India’s capital swelters in record heat

Record heat reaching 52.3C has seared New Delhi for a second day as an unprecedented heatwave continued to parch other regions.

Photo: Hindustan Times/Sipa USA

Photo: Hindustan Times/Sipa USA

India declares a heat wave when the maximum temperature is 4.5C to 6.4C higher than usual and a severe heat wave when it is 6.5C higher than normal or more.

Residents handed out free cold drinks in Delhi’s Narela area on Wednesday, where temperatures had also ranged as high as 49.9C on Tuesday.

Local government authorities have set curbs on water supply, citing a shortage, and imposed fines on those wasting water, such as by washing cars.

The federally appointed lieutenant governor called for water to be handed out at construction sites and measures to shade their workers from the heat, while urging paid time off from noon to 3pm, when temperatures peaked.

The unusually high summer temperatures have brought “heatwave to severe heatwave” conditions in the past few days, weather officials said, but added they were likely to ease from Thursday over northwest and central India.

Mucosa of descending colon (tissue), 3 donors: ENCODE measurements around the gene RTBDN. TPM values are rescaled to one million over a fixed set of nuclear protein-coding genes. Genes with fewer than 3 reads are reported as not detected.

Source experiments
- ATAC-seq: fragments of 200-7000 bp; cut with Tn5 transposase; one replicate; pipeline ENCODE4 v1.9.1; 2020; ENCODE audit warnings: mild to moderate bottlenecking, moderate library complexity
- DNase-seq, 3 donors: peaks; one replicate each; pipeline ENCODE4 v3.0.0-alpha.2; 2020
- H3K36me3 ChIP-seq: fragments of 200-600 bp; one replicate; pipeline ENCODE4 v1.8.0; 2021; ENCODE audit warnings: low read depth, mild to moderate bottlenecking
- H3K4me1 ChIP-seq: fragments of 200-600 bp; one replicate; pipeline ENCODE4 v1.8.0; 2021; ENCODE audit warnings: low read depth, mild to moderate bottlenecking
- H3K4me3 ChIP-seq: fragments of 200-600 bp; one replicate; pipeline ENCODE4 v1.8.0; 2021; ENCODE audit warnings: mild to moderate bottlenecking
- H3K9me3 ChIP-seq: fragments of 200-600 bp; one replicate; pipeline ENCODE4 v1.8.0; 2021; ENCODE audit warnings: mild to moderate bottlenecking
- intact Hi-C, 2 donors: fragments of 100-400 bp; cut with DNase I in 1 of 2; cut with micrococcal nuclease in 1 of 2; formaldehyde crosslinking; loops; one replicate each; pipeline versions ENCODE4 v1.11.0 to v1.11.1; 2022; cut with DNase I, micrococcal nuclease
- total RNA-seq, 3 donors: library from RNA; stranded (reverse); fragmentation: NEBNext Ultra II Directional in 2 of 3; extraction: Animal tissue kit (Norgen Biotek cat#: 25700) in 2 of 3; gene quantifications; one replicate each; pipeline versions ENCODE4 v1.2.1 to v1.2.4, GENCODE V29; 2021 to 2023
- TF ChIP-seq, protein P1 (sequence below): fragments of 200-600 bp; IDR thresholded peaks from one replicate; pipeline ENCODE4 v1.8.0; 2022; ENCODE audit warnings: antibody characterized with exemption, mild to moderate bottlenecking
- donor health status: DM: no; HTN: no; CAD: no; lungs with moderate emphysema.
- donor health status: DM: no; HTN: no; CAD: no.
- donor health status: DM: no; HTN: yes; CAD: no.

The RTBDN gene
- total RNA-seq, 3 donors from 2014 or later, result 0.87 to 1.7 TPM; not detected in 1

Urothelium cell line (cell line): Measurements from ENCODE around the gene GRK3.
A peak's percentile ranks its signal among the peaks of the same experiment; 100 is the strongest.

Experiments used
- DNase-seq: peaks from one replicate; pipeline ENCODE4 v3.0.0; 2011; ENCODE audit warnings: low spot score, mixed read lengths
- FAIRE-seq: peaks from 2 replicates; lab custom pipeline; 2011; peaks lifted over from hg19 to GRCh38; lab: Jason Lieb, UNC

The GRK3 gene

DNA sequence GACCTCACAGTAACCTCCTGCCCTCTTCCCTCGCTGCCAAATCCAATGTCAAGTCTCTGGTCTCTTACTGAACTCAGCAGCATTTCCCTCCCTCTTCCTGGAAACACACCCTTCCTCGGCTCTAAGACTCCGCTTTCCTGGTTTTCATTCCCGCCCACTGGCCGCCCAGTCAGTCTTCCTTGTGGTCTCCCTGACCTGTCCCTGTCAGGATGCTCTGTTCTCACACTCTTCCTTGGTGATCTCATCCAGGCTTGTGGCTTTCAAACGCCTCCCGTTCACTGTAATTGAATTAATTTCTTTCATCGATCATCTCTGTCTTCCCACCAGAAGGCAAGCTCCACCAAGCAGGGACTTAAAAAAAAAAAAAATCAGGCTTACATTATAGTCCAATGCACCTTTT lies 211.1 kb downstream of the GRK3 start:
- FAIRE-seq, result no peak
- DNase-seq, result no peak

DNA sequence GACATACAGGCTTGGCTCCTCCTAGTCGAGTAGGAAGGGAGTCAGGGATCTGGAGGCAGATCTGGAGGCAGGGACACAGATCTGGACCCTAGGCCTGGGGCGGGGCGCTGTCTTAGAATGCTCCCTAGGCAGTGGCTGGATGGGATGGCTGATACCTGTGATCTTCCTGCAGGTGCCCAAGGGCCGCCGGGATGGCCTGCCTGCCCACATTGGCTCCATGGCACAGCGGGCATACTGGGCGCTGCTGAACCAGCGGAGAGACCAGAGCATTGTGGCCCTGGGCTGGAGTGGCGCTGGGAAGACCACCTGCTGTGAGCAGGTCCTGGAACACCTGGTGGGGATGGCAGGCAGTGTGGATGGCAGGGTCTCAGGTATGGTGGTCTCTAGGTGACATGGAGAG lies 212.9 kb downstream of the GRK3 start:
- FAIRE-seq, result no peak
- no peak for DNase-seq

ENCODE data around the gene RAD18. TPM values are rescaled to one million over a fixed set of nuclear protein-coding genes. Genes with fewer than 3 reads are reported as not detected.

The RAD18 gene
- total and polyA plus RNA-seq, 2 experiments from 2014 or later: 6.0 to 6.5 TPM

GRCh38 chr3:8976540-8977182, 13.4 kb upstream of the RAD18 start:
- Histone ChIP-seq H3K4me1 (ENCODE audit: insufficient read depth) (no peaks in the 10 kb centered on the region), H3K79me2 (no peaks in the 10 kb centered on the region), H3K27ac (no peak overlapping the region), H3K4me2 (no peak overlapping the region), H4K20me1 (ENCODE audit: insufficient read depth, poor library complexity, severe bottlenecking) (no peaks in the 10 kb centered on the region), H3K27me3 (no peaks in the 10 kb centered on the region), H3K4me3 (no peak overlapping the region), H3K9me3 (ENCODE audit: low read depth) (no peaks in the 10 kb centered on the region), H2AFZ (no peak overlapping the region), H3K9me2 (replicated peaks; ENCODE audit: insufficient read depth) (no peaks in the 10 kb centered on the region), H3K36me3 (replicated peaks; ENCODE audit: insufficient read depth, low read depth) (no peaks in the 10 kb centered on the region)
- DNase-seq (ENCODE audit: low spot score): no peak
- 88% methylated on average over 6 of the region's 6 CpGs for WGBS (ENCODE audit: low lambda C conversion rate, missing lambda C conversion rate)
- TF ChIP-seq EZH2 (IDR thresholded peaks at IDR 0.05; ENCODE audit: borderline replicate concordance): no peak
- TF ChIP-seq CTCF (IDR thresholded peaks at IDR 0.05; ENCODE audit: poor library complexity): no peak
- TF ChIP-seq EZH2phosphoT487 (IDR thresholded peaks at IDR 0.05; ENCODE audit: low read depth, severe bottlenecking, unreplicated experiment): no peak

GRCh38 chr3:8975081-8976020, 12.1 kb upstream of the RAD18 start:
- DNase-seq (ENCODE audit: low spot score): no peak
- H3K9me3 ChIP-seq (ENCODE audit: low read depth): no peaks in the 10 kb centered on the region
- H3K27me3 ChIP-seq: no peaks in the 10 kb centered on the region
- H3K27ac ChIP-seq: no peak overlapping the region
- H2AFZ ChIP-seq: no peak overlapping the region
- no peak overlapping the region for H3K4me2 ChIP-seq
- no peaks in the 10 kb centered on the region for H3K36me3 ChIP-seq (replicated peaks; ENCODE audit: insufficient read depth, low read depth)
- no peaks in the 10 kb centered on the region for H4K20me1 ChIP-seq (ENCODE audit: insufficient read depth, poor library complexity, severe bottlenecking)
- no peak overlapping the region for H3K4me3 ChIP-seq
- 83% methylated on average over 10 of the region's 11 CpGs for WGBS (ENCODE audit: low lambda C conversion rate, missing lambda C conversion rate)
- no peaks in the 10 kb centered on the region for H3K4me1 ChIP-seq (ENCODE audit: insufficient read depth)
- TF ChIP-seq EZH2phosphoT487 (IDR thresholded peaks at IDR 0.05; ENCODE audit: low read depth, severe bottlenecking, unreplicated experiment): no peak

Students fainted in the heat at a government school in the eastern state of Bihar on Wednesday, with video images showing a girl lying on a classroom bench as teachers sprinkled her face with water and fanned her with a book.

“Electrolyte imbalance is causing fainting, vomiting, and dizziness,” said Rajnikanth Kumar, a doctor at the hospital treating the students.

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Asia has sweltered in a hotter summer – a trend scientists say has been worsened by human-driven climate change.

Three deaths were blamed on heat stroke on Tuesday in Jaipur in India’s western desert state of Rajasthan, media said, taking the toll to four in the city and at least 13 in the state.

Rising temperatures prompted India’s election body to make additional arrangements when Delhi voted in general elections last week, such as posting paramedics at polling stations.


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